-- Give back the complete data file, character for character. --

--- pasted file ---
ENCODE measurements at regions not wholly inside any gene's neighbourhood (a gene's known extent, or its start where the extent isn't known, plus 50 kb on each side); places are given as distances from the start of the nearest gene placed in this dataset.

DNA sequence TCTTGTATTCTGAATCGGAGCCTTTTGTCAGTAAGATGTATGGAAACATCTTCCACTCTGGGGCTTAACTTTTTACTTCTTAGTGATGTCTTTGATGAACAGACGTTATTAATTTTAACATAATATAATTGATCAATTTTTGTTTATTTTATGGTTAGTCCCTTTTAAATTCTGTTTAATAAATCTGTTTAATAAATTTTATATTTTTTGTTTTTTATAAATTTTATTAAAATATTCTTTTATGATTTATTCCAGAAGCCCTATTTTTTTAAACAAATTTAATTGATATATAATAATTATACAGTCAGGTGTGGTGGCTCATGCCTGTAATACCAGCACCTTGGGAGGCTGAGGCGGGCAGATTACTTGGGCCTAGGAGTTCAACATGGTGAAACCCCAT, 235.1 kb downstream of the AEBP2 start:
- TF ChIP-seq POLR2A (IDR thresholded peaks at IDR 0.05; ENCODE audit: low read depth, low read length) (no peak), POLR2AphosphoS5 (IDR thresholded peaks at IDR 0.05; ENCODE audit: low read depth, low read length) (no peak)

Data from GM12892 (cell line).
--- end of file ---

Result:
ENCODE measurements at regions not wholly inside any gene's neighbourhood (a gene's known extent, or its start where the extent isn't known, plus 50 kb on each side); places are given as distances from the start of the nearest gene placed in this dataset.

DNA sequence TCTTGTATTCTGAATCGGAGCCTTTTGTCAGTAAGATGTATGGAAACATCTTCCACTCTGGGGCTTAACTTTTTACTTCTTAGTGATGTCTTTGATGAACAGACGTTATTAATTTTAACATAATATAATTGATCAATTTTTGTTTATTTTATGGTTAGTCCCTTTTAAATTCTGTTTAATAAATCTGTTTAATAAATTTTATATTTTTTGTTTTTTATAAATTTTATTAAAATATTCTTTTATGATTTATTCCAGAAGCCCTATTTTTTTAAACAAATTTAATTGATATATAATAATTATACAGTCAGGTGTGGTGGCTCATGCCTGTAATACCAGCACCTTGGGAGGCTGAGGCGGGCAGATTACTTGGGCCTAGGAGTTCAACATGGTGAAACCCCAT, 235.1 kb downstream of the AEBP2 start:
- TF ChIP-seq POLR2A (IDR thresholded peaks at IDR 0.05; ENCODE audit: low read depth, low read length) (no peak), POLR2AphosphoS5 (IDR thresholded peaks at IDR 0.05; ENCODE audit: low read depth, low read length) (no peak)

Data from GM12892 (cell line).